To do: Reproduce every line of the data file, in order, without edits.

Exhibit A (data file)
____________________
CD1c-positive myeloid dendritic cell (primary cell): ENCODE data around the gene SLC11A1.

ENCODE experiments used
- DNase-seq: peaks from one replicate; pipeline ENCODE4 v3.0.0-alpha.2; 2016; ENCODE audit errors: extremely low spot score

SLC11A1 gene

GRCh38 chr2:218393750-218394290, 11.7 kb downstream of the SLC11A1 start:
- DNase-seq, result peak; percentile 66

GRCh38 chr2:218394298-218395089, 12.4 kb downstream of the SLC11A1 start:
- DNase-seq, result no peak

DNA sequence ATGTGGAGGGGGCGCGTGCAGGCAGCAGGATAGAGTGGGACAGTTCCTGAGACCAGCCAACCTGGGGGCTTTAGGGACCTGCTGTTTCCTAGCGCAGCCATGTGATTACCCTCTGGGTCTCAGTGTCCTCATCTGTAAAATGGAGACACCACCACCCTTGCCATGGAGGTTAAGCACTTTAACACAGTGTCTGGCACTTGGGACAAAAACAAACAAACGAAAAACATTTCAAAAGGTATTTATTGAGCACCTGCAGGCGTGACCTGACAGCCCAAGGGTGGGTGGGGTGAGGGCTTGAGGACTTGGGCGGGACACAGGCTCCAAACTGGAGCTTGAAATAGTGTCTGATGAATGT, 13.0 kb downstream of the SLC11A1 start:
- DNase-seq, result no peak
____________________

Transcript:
CD1c-positive myeloid dendritic cell (primary cell): ENCODE data around the gene SLC11A1.

ENCODE experiments used
- DNase-seq: peaks from one replicate; pipeline ENCODE4 v3.0.0-alpha.2; 2016; ENCODE audit errors: extremely low spot score

SLC11A1 gene

GRCh38 chr2:218393750-218394290, 11.7 kb downstream of the SLC11A1 start:
- DNase-seq, result peak; percentile 66

GRCh38 chr2:218394298-218395089, 12.4 kb downstream of the SLC11A1 start:
- DNase-seq, result no peak

DNA sequence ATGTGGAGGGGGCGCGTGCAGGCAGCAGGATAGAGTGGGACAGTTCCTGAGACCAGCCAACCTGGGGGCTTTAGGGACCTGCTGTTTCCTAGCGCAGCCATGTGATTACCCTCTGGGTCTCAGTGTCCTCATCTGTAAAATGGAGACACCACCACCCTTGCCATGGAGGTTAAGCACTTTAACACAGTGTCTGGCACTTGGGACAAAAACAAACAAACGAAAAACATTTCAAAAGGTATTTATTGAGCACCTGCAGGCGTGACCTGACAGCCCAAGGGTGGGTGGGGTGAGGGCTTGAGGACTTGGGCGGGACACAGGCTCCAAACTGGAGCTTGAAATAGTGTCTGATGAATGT, 13.0 kb downstream of the SLC11A1 start:
- DNase-seq, result no peak